Why a Culture of ‘Unmasking’ Empowers Marginalized Professionals

By Mike Mattson in Life at OpenX|June 11, 2024

At OpenX, diversity in the workplace is more than just a buzzword. Senior Technical Recruiter Mike Mattson opens up about his experiences as a gay man in a professional setting and explores why unmasking feels so empowering for marginalized groups.

When I began my role at OpenX just under a year ago, my head was filled with nerves, excitement, ambition, and anxiety. Will I like my coworkers? Will my coworkers like me? I was bubbling over with every emotion since this new role represented a clean slate and a new beginning. Finally, I thought, I’ve leveled up my career and can take all the skills I’ve gained to start my next chapter as the new and improved me

Still, a creeping doubt kept me from being too excited. Would I be able to show the entire me? One of the abovementioned skills I carry is unfortunately all too familiar for marginalized groups, and that is the skill of masking. Simply stated, masking is the act of concealing your personality, abilities, preferences, etc., in order to blend in with the social norms of the group. As a gay man, it has been my experience that in order to gain organizational status and effectiveness, I needed to mask parts of myself. 

Why inclusivity matters

I think it was week two when it really hit me — this place actually feels different. When I started to open up about my authentic self, I was met with curiosity, not confusion or concern.

My differences were not only recognized and celebrated, but perspectives that differed from my peers were being valued. Masking inherently recognizes division and differences; unmasking promotes belonging, communication, and responsibility. As OpenX continues to define itself as a global leader in the adtech industry for relentlessly innovating, I wanted to explore examples of unmasking in action to understand how impactful environments that celebrate diversity are and why they matter. 

Unmasking has a flurry of benefits in a professional environment. Here are some I’ve observed at OpenX:

Increased organizational belonging

A recent training offered by OpenX makes use of a survey indicating that appreciation and recognition are rapidly emerging as the top characteristics employees look for in company culture. As it relates to masking, when employees feel they, and not just their work, are appreciated, they are more likely to stay in their role longer. The programmatic industry is notoriously niche, and specific skills can be hard to come by. By creating an environment where employees can unmask, OpenX retains top talent. In doing so, we retain institutional knowledge, increase productivity, and enhance our ability to innovate new products.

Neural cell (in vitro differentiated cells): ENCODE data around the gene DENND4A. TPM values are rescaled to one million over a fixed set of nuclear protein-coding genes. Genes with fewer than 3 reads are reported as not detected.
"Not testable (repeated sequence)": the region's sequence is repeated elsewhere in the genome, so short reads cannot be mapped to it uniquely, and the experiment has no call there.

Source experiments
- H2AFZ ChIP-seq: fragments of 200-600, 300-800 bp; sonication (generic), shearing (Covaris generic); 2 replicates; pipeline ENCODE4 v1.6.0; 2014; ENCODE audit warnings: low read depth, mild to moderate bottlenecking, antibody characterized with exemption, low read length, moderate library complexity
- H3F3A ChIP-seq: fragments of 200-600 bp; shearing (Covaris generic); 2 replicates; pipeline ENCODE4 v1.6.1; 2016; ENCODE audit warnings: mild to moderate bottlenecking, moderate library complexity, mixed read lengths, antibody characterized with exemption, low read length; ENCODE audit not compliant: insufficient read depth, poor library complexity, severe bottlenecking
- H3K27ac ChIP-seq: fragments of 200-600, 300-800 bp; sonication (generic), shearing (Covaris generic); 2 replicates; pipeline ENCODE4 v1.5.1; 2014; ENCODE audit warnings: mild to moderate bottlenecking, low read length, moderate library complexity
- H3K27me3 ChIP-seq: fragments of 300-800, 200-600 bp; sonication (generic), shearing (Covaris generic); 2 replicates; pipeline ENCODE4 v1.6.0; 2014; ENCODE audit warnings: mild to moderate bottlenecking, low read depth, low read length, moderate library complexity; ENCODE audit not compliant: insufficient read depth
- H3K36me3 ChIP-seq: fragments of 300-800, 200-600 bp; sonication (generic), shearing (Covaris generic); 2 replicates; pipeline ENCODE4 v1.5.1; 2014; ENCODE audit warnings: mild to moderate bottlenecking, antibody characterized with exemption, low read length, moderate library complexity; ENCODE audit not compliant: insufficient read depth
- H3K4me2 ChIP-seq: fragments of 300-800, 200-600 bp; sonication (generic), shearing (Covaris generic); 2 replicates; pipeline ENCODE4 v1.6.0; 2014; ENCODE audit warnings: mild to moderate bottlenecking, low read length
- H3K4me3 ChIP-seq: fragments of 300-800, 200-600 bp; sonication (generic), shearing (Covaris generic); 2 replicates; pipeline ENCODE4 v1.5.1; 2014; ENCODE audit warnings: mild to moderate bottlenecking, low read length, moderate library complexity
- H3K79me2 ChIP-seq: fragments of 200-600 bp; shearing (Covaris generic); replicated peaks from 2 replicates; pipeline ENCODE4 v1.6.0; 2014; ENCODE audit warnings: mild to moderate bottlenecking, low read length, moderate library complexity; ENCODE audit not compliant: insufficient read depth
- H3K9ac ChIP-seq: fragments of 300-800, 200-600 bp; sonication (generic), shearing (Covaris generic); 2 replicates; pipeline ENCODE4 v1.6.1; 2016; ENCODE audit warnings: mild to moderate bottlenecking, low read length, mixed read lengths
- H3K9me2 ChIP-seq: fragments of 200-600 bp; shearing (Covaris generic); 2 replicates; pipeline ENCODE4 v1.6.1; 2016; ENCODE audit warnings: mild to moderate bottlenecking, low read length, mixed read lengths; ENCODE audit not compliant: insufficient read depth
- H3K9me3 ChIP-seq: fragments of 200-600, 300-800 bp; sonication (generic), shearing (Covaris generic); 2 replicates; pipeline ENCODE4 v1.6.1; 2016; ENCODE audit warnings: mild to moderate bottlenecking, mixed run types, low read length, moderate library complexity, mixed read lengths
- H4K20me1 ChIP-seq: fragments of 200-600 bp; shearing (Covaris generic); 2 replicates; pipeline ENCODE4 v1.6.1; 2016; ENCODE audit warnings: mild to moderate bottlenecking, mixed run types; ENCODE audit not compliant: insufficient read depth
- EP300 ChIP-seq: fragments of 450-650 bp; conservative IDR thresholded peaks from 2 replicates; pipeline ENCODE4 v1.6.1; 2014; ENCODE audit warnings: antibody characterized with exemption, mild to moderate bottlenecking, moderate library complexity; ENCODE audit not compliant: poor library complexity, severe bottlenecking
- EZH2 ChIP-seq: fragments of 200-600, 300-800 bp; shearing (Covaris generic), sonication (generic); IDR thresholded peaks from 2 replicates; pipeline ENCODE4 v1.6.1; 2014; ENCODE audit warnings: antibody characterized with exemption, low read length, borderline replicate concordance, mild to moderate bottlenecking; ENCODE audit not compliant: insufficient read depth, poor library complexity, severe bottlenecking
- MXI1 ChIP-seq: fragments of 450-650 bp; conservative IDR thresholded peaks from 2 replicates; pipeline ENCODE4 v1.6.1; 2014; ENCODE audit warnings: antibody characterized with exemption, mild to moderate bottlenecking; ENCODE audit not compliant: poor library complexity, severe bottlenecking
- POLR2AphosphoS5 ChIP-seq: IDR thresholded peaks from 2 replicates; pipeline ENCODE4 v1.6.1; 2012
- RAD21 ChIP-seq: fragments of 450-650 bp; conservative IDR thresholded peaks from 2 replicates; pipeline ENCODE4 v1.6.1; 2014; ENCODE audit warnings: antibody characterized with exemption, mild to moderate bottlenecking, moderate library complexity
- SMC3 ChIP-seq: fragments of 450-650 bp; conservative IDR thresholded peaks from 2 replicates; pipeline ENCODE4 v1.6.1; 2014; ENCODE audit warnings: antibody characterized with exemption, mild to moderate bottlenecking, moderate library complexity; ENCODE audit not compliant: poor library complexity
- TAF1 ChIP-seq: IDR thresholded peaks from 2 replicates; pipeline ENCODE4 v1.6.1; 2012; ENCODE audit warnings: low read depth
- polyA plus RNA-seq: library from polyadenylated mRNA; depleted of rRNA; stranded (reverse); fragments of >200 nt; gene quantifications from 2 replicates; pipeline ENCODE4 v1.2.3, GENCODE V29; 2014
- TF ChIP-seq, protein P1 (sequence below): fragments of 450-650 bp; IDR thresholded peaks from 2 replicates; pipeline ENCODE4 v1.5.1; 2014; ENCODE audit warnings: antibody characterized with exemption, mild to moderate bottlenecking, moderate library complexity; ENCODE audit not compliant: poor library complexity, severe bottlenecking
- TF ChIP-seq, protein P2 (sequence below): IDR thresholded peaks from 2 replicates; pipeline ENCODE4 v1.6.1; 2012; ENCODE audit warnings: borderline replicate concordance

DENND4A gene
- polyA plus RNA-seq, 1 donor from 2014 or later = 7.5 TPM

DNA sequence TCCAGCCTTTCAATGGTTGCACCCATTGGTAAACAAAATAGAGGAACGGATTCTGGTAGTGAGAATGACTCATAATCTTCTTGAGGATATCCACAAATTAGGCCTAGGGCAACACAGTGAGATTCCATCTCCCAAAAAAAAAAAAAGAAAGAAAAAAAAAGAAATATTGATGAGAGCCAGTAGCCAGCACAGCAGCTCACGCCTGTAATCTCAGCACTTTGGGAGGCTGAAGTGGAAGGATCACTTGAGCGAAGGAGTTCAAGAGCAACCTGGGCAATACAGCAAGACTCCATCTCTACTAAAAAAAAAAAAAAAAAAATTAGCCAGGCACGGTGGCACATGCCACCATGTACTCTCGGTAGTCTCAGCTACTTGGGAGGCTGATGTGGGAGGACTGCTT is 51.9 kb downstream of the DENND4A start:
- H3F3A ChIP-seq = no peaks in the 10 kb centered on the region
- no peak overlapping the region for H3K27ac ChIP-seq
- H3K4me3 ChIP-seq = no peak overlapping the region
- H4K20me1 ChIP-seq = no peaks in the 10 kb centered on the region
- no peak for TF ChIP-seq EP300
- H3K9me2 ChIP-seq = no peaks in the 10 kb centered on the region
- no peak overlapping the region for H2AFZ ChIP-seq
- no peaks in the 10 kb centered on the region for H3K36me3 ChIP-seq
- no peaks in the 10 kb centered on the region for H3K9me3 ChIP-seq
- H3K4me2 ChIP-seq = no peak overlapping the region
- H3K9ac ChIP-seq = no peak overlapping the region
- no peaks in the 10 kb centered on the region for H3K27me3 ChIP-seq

Higher rates of innovation

Speaking of innovation, as the programmatic industry evolves, the demand for new methodology has never been greater. By definition, masking confines thinking into messaging believed to reflect favorably. Often, this reduces collaboration and thought leadership, leaving no space for a difference of opinions, and ultimately stifling innovation. By unmasking at OpenX — where failure and mistakes are seen as growth and part of a learning opportunity — I’ve had the opportunity to be innovative in my role and try new things that have empowered both me and my workflow. 

Stronger bonds and more trust

Piper Stone famously said “Trust is earned, not given,” and I am now famously building on that by saying, “Authenticity and transparency pave the path for trust.” When building relationships personally and professionally, communication is a pillar of trust. An individual who is masking at work is unable to communicate authentically, believes their communication will not align with the norms of the organization, and ultimately erodes their trust in their team and their team’s trust in them. 

Unmasking in action

My experience at OpenX so far has been encouraging, validating, and, perhaps surprisingly, quite uncommon in many workplaces. With cruel irony, the ability to mask is a crucial tool for marginalized communities to gain acceptance while sacrificing belonging, innovation, and trust. It’s no stretch to confirm that workplaces who embrace authenticity THRIVE.

Unmasking is important for the psychological safety of your team, but is also something many people are unwilling or simply don’t have the support to do. The solution comes from none other than Gandhi himself: “Be the change you wish to see in the world.” My Pride Month call to action and challenge for you is exactly this, be the change! For those of you who feel safe, role model authenticity and create a trusting environment for your team to unmask. The results will be dramatic, welcomed, and possibly even life-changing in ways you may never know.